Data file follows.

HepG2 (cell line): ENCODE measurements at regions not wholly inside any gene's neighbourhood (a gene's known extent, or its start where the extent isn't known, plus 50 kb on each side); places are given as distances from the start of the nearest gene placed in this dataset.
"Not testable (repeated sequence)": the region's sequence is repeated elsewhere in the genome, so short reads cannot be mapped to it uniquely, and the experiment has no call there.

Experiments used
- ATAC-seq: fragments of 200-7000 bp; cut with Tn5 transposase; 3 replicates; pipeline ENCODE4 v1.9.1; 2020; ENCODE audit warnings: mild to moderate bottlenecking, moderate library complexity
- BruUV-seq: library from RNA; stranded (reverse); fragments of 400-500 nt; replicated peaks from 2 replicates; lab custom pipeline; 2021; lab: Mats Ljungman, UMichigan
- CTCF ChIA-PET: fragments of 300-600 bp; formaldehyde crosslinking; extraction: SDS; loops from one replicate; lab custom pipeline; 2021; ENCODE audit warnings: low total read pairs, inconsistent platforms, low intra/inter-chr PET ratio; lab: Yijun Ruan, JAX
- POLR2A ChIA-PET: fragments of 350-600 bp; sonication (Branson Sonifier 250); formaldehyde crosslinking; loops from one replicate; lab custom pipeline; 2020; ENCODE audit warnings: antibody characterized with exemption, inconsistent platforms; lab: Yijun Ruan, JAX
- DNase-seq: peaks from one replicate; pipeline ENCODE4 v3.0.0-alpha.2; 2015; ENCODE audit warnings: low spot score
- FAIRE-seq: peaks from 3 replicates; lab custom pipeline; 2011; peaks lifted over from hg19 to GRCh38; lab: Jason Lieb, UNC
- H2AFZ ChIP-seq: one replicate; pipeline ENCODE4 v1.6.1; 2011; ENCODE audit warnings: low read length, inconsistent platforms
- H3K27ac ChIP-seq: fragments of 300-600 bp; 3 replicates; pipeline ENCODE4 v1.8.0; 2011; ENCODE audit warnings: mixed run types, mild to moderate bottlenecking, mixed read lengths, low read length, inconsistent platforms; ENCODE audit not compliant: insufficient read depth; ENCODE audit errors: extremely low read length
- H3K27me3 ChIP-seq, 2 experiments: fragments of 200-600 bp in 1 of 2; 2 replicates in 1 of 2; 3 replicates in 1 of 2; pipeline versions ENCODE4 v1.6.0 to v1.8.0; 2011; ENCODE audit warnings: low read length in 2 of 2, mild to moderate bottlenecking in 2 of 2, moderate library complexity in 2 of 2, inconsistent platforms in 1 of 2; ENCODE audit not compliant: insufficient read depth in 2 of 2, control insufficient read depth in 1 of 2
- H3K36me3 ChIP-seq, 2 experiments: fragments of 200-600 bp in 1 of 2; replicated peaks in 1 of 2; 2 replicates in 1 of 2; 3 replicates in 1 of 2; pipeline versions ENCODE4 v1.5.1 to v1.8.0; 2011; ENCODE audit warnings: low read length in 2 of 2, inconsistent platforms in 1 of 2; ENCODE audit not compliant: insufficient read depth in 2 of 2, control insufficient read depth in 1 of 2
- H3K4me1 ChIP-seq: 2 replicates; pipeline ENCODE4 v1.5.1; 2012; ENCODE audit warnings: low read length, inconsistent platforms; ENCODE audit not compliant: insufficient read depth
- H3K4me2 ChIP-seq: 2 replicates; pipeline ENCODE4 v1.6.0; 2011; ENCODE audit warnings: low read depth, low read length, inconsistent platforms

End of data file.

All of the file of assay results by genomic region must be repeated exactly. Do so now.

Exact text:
HepG2 (cell line): ENCODE measurements at regions not wholly inside any gene's neighbourhood (a gene's known extent, or its start where the extent isn't known, plus 50 kb on each side); places are given as distances from the start of the nearest gene placed in this dataset.
"Not testable (repeated sequence)": the region's sequence is repeated elsewhere in the genome, so short reads cannot be mapped to it uniquely, and the experiment has no call there.

Experiments used
- ATAC-seq: fragments of 200-7000 bp; cut with Tn5 transposase; 3 replicates; pipeline ENCODE4 v1.9.1; 2020; ENCODE audit warnings: mild to moderate bottlenecking, moderate library complexity
- BruUV-seq: library from RNA; stranded (reverse); fragments of 400-500 nt; replicated peaks from 2 replicates; lab custom pipeline; 2021; lab: Mats Ljungman, UMichigan
- CTCF ChIA-PET: fragments of 300-600 bp; formaldehyde crosslinking; extraction: SDS; loops from one replicate; lab custom pipeline; 2021; ENCODE audit warnings: low total read pairs, inconsistent platforms, low intra/inter-chr PET ratio; lab: Yijun Ruan, JAX
- POLR2A ChIA-PET: fragments of 350-600 bp; sonication (Branson Sonifier 250); formaldehyde crosslinking; loops from one replicate; lab custom pipeline; 2020; ENCODE audit warnings: antibody characterized with exemption, inconsistent platforms; lab: Yijun Ruan, JAX
- DNase-seq: peaks from one replicate; pipeline ENCODE4 v3.0.0-alpha.2; 2015; ENCODE audit warnings: low spot score
- FAIRE-seq: peaks from 3 replicates; lab custom pipeline; 2011; peaks lifted over from hg19 to GRCh38; lab: Jason Lieb, UNC
- H2AFZ ChIP-seq: one replicate; pipeline ENCODE4 v1.6.1; 2011; ENCODE audit warnings: low read length, inconsistent platforms
- H3K27ac ChIP-seq: fragments of 300-600 bp; 3 replicates; pipeline ENCODE4 v1.8.0; 2011; ENCODE audit warnings: mixed run types, mild to moderate bottlenecking, mixed read lengths, low read length, inconsistent platforms; ENCODE audit not compliant: insufficient read depth; ENCODE audit errors: extremely low read length
- H3K27me3 ChIP-seq, 2 experiments: fragments of 200-600 bp in 1 of 2; 2 replicates in 1 of 2; 3 replicates in 1 of 2; pipeline versions ENCODE4 v1.6.0 to v1.8.0; 2011; ENCODE audit warnings: low read length in 2 of 2, mild to moderate bottlenecking in 2 of 2, moderate library complexity in 2 of 2, inconsistent platforms in 1 of 2; ENCODE audit not compliant: insufficient read depth in 2 of 2, control insufficient read depth in 1 of 2
- H3K36me3 ChIP-seq, 2 experiments: fragments of 200-600 bp in 1 of 2; replicated peaks in 1 of 2; 2 replicates in 1 of 2; 3 replicates in 1 of 2; pipeline versions ENCODE4 v1.5.1 to v1.8.0; 2011; ENCODE audit warnings: low read length in 2 of 2, inconsistent platforms in 1 of 2; ENCODE audit not compliant: insufficient read depth in 2 of 2, control insufficient read depth in 1 of 2
- H3K4me1 ChIP-seq: 2 replicates; pipeline ENCODE4 v1.5.1; 2012; ENCODE audit warnings: low read length, inconsistent platforms; ENCODE audit not compliant: insufficient read depth
- H3K4me2 ChIP-seq: 2 replicates; pipeline ENCODE4 v1.6.0; 2011; ENCODE audit warnings: low read depth, low read length, inconsistent platforms